Heart found in Cork crypt in 19th century to be returned to city aboard Naval ship

Heart found in Cork crypt in 19th century to be returned to city aboard Naval ship
Photo: Pitt Rivers Museum

A human heart found deep within a city centre crypt in the 19th century is to be returned to Cork next month as "sacred cargo".

The relic of a human heart that was discovered in the crypt of Triskel Christchurch in 1863. When found, it was encased in a lead cyst in the walls of the crypt. It is unknown to whom the heart belonged.

The relic was acquired by General Pitt Rivers, an ethnologist and archaeologist who was stationed in Cork. It later became part of the extraordinary collection of artefacts which are housed in the Pitt Rivers Museum in Oxford.

The heart will make its return to Cork on board the naval vessel, the L.É. James Joyce, before going on display at the Glucksman Gallery on the grounds of University College Cork.

Captain Brian Fitzgerald, Irish Naval Service, and artist Dorothy Cross.
Captain Brian Fitzgerald, Irish Naval Service, and artist Dorothy Cross.

The return of the archaeological item is integral to Heartship, a project by artist Dorothy Cross which is part of the Sounds from a Safe Harbour festival.

The project will feature singer Lisa Hannigan and it aims to celebrate the Irish Naval services contribution to the humanitarian crisis in the Mediterranean.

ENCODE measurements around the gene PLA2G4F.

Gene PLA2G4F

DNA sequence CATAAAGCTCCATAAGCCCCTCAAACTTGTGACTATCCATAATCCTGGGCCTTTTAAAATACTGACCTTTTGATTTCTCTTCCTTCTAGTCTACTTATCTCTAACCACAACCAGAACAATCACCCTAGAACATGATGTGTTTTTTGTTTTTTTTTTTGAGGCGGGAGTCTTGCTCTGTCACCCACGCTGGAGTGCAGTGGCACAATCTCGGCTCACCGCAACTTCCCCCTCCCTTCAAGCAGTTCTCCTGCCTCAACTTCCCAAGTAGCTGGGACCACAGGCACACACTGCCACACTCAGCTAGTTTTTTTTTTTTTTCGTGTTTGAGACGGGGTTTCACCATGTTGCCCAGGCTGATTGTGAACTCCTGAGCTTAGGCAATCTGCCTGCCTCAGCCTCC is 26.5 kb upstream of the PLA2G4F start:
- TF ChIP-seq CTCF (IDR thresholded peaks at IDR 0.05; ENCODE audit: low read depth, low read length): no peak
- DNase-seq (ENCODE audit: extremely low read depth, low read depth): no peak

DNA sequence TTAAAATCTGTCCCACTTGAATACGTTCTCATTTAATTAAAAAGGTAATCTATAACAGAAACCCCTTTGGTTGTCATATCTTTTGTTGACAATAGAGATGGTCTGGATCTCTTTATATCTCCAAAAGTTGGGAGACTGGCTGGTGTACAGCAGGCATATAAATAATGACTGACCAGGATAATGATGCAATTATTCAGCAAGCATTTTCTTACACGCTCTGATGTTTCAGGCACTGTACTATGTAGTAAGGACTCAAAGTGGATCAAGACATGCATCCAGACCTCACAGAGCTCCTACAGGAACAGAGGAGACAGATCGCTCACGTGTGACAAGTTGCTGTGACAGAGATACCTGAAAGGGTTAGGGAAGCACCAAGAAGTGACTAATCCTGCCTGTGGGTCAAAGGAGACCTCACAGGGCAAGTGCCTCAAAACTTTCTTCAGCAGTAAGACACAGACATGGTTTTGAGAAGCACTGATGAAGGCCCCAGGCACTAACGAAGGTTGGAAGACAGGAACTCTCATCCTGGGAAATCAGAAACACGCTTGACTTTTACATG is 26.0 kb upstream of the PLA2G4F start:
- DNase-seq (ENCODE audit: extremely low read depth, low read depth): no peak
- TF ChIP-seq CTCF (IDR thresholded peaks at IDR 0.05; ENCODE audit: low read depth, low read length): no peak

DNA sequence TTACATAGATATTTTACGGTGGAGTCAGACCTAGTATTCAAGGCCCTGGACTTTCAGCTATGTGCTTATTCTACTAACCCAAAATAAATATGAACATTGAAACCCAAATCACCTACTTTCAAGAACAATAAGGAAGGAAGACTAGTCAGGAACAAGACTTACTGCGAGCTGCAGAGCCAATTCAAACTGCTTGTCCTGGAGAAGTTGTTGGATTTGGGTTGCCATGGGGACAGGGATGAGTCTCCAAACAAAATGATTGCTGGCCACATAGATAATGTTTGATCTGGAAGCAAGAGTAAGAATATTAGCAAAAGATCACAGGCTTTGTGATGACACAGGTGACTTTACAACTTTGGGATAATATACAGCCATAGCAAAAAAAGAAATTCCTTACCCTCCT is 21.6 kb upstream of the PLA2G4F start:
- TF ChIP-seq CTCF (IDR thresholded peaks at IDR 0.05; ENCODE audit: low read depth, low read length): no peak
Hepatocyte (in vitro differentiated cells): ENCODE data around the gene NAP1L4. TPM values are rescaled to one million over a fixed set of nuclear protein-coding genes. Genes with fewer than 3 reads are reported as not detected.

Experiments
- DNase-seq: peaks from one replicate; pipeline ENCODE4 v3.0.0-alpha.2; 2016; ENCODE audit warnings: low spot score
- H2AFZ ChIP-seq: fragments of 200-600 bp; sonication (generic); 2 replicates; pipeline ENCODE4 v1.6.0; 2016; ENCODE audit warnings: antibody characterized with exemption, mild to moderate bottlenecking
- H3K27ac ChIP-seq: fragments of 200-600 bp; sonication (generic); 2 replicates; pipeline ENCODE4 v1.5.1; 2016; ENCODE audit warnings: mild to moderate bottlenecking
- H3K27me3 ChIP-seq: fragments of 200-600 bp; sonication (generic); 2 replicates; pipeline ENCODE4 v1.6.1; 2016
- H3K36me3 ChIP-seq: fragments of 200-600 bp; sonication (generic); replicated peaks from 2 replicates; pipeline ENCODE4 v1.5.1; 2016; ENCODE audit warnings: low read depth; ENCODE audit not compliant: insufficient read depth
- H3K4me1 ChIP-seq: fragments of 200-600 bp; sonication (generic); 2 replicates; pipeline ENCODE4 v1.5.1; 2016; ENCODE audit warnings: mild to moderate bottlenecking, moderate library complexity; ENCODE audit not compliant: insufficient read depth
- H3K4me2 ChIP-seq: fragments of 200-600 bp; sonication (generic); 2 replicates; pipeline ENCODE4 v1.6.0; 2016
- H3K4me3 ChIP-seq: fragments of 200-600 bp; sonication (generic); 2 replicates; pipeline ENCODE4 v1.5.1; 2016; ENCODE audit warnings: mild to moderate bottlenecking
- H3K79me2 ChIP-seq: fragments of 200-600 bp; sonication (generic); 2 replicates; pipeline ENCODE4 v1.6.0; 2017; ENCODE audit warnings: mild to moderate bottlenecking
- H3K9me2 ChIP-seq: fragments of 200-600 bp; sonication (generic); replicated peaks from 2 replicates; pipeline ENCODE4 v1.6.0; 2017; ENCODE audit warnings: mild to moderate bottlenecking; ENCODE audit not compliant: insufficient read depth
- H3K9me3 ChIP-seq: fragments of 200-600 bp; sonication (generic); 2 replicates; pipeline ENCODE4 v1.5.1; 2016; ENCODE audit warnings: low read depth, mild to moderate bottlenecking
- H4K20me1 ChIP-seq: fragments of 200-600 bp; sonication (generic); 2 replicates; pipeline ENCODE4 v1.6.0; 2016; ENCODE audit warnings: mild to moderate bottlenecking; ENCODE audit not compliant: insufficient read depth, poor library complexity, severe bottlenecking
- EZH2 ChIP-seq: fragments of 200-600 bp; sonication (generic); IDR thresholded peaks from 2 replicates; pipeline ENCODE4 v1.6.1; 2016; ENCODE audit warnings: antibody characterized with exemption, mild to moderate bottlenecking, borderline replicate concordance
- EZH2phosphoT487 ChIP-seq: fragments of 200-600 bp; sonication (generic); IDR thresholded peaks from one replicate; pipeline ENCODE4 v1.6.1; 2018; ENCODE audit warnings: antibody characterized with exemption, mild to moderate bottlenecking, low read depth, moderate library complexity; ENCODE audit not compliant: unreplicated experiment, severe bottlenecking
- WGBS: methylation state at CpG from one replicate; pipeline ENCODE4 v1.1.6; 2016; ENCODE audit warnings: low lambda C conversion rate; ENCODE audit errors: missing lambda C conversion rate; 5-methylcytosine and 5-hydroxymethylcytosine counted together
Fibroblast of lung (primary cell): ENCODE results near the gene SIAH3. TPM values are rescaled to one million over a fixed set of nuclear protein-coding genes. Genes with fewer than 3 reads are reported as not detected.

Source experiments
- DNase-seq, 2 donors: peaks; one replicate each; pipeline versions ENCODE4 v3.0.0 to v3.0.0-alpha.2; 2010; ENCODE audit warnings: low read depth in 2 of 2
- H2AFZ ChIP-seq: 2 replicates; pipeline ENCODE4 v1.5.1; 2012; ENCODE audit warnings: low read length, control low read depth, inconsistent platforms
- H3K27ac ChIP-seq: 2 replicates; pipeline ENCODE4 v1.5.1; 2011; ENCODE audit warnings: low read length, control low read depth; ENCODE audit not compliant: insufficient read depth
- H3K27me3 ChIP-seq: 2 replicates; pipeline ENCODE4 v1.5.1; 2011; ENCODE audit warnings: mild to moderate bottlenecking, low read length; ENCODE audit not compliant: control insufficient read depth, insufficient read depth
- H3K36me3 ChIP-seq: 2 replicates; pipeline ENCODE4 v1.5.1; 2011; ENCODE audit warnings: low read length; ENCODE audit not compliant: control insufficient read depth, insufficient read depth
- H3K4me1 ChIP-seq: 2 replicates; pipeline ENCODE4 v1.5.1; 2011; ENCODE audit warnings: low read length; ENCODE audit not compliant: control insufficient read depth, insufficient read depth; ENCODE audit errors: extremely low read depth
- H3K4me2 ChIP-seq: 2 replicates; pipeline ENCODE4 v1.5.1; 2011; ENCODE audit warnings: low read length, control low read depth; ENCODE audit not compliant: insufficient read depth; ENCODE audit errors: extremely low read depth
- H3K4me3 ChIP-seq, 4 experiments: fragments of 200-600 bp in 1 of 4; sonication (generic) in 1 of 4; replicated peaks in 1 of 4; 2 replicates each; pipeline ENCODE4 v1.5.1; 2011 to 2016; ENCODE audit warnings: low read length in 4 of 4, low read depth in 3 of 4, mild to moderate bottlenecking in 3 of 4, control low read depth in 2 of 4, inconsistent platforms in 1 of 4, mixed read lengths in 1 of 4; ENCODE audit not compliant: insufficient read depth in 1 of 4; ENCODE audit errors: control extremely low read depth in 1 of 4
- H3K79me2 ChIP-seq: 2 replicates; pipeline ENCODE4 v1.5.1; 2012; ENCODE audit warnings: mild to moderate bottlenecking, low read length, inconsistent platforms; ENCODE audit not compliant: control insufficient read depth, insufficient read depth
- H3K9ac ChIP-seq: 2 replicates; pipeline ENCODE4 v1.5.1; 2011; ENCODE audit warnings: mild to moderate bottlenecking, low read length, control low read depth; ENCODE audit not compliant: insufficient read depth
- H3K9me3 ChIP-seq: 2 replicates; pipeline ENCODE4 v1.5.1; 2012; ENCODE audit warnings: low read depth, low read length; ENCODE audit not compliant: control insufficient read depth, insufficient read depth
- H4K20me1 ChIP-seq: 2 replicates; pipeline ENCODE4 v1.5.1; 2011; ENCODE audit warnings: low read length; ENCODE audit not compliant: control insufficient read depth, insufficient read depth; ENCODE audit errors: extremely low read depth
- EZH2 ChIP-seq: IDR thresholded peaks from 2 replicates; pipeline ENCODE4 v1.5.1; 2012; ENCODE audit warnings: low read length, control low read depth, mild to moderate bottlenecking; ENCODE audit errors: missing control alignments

"Heartship has been haunting me for the past three years… wishing to honour the many hearts of migrant people who disappear below the ocean surface and lie unnamed on the sea-bed," said Ms Cross.

"A lone figure will be visible wandering on board a Navy ship as it sails upstream to Cork City. The beautiful ethereal voice of Lisa Hannigan will emanate from the ship intertwined with the sounds of glass armonica and water phone - which are instruments that create sound through water.

A human heart will be harboured within the ship - a sacred cargo of an unknown person found in Cork in 1863.

On Saturday, September 14, the L.É. James Joyce will sail up the River Lee from Haulbowline Island with Lisa Hannigan on board. A recording of Lisa singing songs about the heart will play together with the sound of the glass armonica, played by Alasdair Malloy.

The ship will dock and remain on the riverside where an audience will be able to hear a live performance by Lisa. Admission is free.

Renowned filmmaker Alan Gilsenan will work with Dorothy Cross to create a film that embodies Heartship. When complete, the film will be screened at The Crawford Gallery.

Sounds from a Safe Harbour takes place from September 10 to 15.

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